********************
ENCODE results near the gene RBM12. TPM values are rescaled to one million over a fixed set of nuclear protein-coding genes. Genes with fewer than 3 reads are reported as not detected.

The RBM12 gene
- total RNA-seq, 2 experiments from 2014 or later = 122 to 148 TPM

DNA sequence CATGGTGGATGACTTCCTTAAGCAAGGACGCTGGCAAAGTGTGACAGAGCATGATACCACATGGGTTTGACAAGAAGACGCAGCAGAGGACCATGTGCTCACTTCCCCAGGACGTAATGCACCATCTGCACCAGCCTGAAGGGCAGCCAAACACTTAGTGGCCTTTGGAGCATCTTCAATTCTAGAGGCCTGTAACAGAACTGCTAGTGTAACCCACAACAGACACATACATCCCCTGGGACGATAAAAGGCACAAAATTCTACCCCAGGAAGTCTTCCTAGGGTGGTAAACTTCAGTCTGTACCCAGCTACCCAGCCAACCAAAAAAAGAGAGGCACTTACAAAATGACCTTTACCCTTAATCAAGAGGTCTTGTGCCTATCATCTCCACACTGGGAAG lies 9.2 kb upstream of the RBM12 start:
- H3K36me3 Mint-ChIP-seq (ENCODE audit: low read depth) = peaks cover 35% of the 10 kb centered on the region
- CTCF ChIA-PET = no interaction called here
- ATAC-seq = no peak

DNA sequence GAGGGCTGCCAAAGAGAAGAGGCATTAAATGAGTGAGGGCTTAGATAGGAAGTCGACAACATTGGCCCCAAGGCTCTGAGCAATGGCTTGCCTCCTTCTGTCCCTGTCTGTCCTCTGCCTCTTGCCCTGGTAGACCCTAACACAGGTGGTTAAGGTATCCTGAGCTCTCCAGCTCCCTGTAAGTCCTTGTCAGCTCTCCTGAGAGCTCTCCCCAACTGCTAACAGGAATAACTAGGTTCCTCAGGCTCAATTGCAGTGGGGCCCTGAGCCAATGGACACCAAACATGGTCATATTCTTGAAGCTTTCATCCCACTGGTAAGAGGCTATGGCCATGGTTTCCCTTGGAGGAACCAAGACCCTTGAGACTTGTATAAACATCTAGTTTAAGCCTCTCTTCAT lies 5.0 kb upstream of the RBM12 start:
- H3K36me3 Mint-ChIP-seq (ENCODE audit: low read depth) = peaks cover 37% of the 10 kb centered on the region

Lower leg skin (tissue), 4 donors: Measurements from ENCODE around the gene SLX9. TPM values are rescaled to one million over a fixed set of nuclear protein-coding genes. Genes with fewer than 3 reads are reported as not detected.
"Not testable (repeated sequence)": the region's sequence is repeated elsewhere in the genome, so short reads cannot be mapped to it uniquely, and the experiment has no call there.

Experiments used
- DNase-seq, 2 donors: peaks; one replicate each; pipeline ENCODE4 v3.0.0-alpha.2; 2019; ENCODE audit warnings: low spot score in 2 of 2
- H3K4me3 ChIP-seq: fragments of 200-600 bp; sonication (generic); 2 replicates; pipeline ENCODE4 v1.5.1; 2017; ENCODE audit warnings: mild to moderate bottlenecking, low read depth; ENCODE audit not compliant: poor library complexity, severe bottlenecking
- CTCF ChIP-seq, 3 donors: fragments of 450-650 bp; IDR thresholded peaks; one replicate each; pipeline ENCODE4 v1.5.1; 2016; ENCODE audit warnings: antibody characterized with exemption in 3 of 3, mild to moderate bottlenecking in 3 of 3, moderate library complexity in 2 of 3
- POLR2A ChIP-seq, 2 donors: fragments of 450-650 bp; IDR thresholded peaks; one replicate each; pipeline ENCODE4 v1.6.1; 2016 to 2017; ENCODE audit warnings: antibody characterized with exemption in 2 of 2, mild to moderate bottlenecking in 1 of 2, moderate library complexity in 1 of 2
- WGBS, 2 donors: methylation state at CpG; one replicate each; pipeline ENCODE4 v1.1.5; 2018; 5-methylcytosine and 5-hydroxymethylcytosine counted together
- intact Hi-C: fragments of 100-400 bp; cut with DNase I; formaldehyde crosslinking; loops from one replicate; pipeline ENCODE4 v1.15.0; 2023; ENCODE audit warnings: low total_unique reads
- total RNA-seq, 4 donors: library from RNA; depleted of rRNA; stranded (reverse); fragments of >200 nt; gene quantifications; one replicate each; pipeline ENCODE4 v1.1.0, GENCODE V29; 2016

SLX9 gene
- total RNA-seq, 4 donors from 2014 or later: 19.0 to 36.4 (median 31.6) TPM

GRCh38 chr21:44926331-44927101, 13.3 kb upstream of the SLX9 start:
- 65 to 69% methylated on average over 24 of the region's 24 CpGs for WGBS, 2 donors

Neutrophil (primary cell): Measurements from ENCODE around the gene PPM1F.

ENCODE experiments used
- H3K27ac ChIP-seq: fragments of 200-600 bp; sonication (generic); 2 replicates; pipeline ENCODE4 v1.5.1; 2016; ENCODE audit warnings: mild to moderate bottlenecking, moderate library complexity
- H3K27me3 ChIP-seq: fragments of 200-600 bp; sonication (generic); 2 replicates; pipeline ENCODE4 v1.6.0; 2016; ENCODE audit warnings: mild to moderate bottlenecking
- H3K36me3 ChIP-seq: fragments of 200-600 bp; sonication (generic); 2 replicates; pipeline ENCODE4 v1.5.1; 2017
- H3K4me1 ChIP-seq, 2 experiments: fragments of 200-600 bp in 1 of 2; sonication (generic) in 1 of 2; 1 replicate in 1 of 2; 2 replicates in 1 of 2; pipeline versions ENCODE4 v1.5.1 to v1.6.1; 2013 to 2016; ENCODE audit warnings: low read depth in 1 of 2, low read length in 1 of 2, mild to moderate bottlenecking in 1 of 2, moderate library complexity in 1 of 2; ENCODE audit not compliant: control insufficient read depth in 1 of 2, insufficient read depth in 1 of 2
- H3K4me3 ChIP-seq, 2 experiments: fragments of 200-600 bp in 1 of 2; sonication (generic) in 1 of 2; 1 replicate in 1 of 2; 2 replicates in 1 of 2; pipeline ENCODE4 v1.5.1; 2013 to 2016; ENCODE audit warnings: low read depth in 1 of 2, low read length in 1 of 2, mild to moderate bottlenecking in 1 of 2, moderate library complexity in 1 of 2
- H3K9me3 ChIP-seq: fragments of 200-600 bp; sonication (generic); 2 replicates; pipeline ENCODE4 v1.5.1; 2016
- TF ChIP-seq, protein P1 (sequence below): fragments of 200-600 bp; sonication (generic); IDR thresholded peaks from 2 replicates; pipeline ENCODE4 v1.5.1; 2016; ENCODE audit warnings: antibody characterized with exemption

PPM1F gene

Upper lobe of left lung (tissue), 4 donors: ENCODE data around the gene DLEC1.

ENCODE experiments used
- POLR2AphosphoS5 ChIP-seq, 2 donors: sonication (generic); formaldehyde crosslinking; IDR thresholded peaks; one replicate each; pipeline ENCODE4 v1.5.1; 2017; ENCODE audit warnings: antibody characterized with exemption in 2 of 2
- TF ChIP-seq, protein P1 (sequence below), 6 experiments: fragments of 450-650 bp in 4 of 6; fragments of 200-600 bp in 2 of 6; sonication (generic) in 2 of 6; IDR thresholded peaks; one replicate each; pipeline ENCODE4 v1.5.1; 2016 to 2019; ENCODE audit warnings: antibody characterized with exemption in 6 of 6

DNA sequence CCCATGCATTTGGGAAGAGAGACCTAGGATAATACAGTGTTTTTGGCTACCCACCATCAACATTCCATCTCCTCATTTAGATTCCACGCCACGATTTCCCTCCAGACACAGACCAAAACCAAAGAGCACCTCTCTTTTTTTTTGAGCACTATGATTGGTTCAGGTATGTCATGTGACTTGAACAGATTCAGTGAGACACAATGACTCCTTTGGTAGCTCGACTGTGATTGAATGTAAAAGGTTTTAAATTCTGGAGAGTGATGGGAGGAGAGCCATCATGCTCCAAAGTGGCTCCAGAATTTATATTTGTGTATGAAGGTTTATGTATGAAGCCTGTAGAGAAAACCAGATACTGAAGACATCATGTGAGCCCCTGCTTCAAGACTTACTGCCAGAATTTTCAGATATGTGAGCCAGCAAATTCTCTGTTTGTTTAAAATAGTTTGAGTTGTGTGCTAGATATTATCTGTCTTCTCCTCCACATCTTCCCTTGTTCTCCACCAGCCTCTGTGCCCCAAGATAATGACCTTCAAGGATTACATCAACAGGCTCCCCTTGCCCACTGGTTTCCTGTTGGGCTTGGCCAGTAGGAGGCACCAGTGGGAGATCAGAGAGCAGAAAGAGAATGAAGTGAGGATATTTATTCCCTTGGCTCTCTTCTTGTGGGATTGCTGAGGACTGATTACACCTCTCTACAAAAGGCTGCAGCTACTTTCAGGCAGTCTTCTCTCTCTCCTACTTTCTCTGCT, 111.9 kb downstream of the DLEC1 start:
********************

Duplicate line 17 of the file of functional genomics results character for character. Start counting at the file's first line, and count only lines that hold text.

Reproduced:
- WGBS, 2 donors: methylation state at CpG; one replicate each; pipeline ENCODE4 v1.1.5; 2018; 5-methylcytosine and 5-hydroxymethylcytosine counted together